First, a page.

The positive feedback generated by the proof of concept prompted Red Bull to hold the inaugural event in October 2014 at the Fairplex in Pomona, Calif. The track was built on the Auto Club Raceway—usually the site for NHRA drag races—and 32 of the top Supercross and Motocross riders competed in a best-of-three, bracket-style tournament to crown the Open class and 250cc class champions.
James and Malcolm produced two of the most exciting races when they squared off in the semifinals.
“I want the spotlight,” Malcolm had said before the event. “I’ve always been the little brother, but it’s time for me to step up to the plate and [hit] a home run.”
The Stewarts grew up in Haines City, Fla., and trained at the practice track that their father, James Stewart Sr., built in the family’s backyard. Malcolm, who is seven years younger than James, has often been overshadowed by his older brother’s success.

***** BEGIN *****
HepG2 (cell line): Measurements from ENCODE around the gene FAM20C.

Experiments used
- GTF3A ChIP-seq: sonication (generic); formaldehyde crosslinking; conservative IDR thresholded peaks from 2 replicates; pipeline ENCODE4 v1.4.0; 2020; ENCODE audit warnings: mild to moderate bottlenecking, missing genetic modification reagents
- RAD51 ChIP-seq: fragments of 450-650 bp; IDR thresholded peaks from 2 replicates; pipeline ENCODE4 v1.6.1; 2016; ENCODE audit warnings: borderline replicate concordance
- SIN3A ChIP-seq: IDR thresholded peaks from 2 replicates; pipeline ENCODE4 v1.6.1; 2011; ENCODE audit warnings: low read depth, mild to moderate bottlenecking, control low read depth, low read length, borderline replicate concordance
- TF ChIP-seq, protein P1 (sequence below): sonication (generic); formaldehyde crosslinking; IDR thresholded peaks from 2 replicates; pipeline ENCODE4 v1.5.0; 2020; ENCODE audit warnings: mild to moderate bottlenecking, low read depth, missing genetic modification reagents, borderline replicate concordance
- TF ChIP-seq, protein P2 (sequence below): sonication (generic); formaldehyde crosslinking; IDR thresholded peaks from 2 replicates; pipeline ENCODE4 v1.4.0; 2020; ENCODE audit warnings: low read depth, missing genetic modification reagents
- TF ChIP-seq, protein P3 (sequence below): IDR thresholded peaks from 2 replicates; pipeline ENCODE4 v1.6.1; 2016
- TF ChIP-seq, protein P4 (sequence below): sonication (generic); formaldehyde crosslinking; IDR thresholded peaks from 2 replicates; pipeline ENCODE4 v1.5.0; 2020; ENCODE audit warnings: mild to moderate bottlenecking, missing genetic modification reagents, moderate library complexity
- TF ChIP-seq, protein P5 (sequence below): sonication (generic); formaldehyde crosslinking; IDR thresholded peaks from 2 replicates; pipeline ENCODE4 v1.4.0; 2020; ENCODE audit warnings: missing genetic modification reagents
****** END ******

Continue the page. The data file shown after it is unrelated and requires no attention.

An 11-time amateur champion and three-time World Supercross Champion, James Stewart, 29, has been called at “the best rider on Earth,” and “the Tiger Woods of Supercross.” Even JS7, the iconic combination of Stewart’s initials and racing number, shares a striking similarity with soccer superstar Cristiano Ronaldo’s nickname, CR7.
During their second semifinal race, it looked as though Malcolm would earn bragging rights—if only for the day. He was ahead by a comfortable margin at the midway point, but then undershot a jump. James pulled in front. He didn’t look back. He finished in 48.59 seconds.
Malcolm’s time? 48.85.
Big brother won. Again. He then went on to sweep the final against Justin Brayton and win the Open class title
“I should have lost at least one race to him [Malcolm],” James admitted. “I’m glad I don’t have to race him this year.”